Does the iPad Mini make any sense?
Two years after Steve Jobs dismissed the idea of a tablet with a 7-inch screen, Apple now says that a 7.9 inch tablet is just fine. What prompted Apple's change of heart?
"Why would I want it?" is the main question after Apple's announcement today (Oct. 23) of a 7.9-inch iPad mini tablet.
And it's a bigger question than after Apple events over the past few years, where the answer was obvious. Would I want a thinner iPhone with faster wireless? Sure, at least if I'm due for an upgrade from my carrier. How about an iPad with a better screen for the same price? Why not?
But what about a new form factor? Two years after Steve Jobs' statement that a 7-inch screen is "too small to express the software," Apple now says that a screen slightly larger than 7 inches is just fine. Starting at $329, the iPad mini costs two-thirds as much as the full-size iPad, which has a 9.7-inch screen (though people generally call it 10-inch). But it had better be much more than two-thirds as good to be worth even the lower price.
Product user experience expert Don Norman told TechNewsDaily that Steve Jobs' statement was "one of the stupidest quotes of all time, because Apple started with a small tablet. The only thing was that they called it the iPhone."
The co-founder of the Nielsen-Norman Group (and former vice president of Advanced Technology at Apple), Norman sees all tablets and smartphones mainly as devices on which users can enjoy media rather than create it. Assuming the mini would have a 7-inch screen, it would be "just the right size" for reading books as well as watching video, he said, pointing out the popularity of the media-centric, 7-inch Amazon Kindle.
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"To read a book on an iPhone is too small, but on [a 10-inch] iPad is too big," said Will Larche, an iOS app developer with personal finance site LearnVest. "The iPad is actually kind of heavy. People tend to use it with two hands or put it on their knee."
Both Norman and Larche said that the ability to hold an iPad mini in one hand would make it a lot more useful in many cases — a key benefit that Apple touted in its introduction of the product today. A smaller tablet is a lot easier to travel with, said Larche, because it fits better on an airplane tray table. Norman even thinks that the iPad mini will be more popular than the full-size one.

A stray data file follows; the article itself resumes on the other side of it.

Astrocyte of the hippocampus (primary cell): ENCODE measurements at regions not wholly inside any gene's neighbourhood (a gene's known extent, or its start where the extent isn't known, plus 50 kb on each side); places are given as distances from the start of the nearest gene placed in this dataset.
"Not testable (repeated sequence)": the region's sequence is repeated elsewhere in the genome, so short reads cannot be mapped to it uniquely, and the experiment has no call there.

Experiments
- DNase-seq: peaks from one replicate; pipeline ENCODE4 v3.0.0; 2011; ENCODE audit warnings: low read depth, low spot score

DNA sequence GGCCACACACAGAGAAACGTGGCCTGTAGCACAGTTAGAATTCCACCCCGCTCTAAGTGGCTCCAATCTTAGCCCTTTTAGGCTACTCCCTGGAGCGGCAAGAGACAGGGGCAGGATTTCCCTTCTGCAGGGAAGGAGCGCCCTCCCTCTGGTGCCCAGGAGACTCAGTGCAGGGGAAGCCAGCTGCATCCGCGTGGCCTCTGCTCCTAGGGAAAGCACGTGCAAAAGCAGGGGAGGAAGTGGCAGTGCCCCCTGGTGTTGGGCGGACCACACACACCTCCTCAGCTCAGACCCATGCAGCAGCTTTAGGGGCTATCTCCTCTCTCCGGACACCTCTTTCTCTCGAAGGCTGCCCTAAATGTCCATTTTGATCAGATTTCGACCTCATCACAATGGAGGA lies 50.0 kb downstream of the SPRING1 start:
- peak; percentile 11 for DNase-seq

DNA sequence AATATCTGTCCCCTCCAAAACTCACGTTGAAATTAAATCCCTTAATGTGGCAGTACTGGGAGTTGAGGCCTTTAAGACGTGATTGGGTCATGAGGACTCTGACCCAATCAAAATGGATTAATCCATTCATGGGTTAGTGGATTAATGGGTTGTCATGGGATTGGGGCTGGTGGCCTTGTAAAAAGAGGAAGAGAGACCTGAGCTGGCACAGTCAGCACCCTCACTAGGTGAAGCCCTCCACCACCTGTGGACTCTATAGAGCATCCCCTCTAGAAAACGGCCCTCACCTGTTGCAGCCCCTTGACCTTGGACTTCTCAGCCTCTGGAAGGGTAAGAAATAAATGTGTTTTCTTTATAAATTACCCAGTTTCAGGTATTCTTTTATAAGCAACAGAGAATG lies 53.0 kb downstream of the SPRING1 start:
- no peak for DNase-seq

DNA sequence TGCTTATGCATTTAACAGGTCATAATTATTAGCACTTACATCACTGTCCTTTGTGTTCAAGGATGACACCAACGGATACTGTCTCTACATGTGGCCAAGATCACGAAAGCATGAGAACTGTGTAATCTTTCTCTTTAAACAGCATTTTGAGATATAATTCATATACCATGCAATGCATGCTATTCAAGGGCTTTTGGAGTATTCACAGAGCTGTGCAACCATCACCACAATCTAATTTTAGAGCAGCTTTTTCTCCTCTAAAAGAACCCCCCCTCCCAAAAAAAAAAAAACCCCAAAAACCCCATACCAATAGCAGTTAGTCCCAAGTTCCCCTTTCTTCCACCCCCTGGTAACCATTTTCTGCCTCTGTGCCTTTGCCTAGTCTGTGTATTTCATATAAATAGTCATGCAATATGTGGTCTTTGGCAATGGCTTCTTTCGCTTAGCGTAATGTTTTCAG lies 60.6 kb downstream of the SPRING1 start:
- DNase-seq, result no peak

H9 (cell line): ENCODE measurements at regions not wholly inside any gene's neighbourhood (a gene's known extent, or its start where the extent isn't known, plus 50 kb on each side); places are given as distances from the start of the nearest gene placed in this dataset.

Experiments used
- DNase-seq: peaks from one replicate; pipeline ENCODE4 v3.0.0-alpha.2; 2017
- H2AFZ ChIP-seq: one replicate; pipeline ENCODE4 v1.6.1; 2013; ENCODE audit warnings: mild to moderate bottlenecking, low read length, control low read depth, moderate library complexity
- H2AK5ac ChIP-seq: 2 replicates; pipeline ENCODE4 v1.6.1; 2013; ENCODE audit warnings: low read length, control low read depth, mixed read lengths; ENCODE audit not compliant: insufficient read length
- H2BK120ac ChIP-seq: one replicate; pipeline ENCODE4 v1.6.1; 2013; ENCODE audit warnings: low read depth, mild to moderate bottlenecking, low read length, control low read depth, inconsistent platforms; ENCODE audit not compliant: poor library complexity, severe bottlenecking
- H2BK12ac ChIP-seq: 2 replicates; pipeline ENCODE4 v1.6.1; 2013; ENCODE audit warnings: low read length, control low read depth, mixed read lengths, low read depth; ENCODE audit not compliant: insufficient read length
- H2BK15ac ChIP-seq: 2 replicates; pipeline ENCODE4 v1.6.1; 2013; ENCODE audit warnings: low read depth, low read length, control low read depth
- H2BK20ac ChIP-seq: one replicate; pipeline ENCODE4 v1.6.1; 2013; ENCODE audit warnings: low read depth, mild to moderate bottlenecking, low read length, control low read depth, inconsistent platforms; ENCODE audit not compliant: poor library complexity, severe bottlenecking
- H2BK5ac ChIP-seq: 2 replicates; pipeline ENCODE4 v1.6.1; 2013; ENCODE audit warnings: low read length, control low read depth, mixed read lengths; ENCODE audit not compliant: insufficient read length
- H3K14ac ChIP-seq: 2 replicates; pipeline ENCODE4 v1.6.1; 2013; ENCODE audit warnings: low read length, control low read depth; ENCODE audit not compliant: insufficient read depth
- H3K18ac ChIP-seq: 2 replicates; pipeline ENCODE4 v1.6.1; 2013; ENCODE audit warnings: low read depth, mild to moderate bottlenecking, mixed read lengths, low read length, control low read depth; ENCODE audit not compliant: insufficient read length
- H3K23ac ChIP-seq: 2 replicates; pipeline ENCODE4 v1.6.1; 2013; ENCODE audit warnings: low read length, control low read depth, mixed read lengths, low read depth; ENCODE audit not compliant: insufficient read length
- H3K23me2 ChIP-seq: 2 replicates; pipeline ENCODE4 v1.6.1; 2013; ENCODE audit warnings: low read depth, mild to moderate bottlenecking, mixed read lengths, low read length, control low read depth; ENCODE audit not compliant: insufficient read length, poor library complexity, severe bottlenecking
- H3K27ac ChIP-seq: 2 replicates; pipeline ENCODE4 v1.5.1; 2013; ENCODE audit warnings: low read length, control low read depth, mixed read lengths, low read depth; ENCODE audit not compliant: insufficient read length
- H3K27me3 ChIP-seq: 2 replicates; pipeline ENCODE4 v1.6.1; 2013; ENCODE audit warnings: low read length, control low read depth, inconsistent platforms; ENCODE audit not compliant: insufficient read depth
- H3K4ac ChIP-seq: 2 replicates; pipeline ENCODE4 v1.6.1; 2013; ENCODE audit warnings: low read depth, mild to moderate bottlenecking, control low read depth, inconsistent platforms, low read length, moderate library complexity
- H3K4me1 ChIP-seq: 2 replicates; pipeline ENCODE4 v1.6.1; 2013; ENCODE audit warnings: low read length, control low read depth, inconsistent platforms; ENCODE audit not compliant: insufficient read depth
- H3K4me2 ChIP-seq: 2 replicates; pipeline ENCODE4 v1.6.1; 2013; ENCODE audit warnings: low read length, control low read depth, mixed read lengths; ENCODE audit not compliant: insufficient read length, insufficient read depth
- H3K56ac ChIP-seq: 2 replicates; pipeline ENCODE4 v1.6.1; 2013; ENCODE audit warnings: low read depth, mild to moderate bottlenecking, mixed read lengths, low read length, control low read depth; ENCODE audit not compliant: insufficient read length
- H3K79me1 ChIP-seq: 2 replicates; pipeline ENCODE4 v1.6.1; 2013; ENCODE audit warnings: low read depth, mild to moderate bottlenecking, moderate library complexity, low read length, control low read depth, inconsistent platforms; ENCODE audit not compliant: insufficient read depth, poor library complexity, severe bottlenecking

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But if that's the case, why not just get a Kindle? After all, it's cheaper — Kindle's price starts at $199 (and sometimes lower with special offers). Even if a small tablet is mostly used for reading and watching videos, people do want all the other features from time to time. "People do not want to stop what they are doing to go send an email [on a different device]," said Larche. The mini is a full-fledged tablet, able to do everything the 10-inch can.
Larche's one concern was that the mini might never have as many apps. But by giving the mini the same resolution as the first- and second-generation iPad (1024 by 768 pixels), Apple allows the more than 275,000 apps that work on the 10-inch iPad to work on the mini.
Norman questioned whether the exact same apps will be as easy to use on a small screen, however. "It's really convenient — except, yeah. It's a small screen. So you can't do some things," said Norman. "You want to rethink design, too. The smaller devices require much more consideration of target size," he said, referring to the size of a virtual button, for example. So it may not be a matter of just running the same apps and getting the same experience.
But app developers can make it work, he said. People will just pick the tablet size that works best for them — how it fits in their hands, how it fits in a bag while traveling.
"I think the average person will love this because they can choose," said Norman. "And some people will say 'I'll have all of them.'"
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